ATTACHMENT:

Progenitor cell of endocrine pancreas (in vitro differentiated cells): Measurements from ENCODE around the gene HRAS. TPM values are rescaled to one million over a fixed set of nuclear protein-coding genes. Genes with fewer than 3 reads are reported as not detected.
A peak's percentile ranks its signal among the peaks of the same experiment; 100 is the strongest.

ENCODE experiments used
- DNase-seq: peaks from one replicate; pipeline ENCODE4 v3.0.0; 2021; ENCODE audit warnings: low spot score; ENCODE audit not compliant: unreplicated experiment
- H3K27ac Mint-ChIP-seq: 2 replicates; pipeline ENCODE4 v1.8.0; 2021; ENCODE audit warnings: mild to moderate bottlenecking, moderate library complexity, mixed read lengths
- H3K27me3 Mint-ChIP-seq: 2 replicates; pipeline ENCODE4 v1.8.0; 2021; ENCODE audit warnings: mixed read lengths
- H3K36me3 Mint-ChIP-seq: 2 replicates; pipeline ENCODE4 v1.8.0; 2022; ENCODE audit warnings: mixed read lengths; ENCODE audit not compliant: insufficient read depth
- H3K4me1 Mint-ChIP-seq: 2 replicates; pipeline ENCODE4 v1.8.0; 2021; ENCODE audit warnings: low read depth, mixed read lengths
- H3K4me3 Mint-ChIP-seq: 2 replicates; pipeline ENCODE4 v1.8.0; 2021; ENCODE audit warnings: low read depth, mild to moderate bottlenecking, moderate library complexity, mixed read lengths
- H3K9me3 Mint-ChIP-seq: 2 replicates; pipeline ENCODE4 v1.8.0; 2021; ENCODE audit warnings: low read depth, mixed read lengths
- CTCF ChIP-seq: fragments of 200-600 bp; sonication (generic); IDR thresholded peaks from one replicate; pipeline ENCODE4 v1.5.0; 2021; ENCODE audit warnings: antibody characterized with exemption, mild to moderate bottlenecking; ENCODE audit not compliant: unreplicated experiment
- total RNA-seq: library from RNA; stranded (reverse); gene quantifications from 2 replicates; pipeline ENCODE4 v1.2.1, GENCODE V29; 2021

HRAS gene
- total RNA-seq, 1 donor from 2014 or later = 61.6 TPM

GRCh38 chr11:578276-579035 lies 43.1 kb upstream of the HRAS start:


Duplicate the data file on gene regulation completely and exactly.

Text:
Progenitor cell of endocrine pancreas (in vitro differentiated cells): Measurements from ENCODE around the gene HRAS. TPM values are rescaled to one million over a fixed set of nuclear protein-coding genes. Genes with fewer than 3 reads are reported as not detected.
A peak's percentile ranks its signal among the peaks of the same experiment; 100 is the strongest.

ENCODE experiments used
- DNase-seq: peaks from one replicate; pipeline ENCODE4 v3.0.0; 2021; ENCODE audit warnings: low spot score; ENCODE audit not compliant: unreplicated experiment
- H3K27ac Mint-ChIP-seq: 2 replicates; pipeline ENCODE4 v1.8.0; 2021; ENCODE audit warnings: mild to moderate bottlenecking, moderate library complexity, mixed read lengths
- H3K27me3 Mint-ChIP-seq: 2 replicates; pipeline ENCODE4 v1.8.0; 2021; ENCODE audit warnings: mixed read lengths
- H3K36me3 Mint-ChIP-seq: 2 replicates; pipeline ENCODE4 v1.8.0; 2022; ENCODE audit warnings: mixed read lengths; ENCODE audit not compliant: insufficient read depth
- H3K4me1 Mint-ChIP-seq: 2 replicates; pipeline ENCODE4 v1.8.0; 2021; ENCODE audit warnings: low read depth, mixed read lengths
- H3K4me3 Mint-ChIP-seq: 2 replicates; pipeline ENCODE4 v1.8.0; 2021; ENCODE audit warnings: low read depth, mild to moderate bottlenecking, moderate library complexity, mixed read lengths
- H3K9me3 Mint-ChIP-seq: 2 replicates; pipeline ENCODE4 v1.8.0; 2021; ENCODE audit warnings: low read depth, mixed read lengths
- CTCF ChIP-seq: fragments of 200-600 bp; sonication (generic); IDR thresholded peaks from one replicate; pipeline ENCODE4 v1.5.0; 2021; ENCODE audit warnings: antibody characterized with exemption, mild to moderate bottlenecking; ENCODE audit not compliant: unreplicated experiment
- total RNA-seq: library from RNA; stranded (reverse); gene quantifications from 2 replicates; pipeline ENCODE4 v1.2.1, GENCODE V29; 2021

HRAS gene
- total RNA-seq, 1 donor from 2014 or later = 61.6 TPM

GRCh38 chr11:578276-579035 lies 43.1 kb upstream of the HRAS start: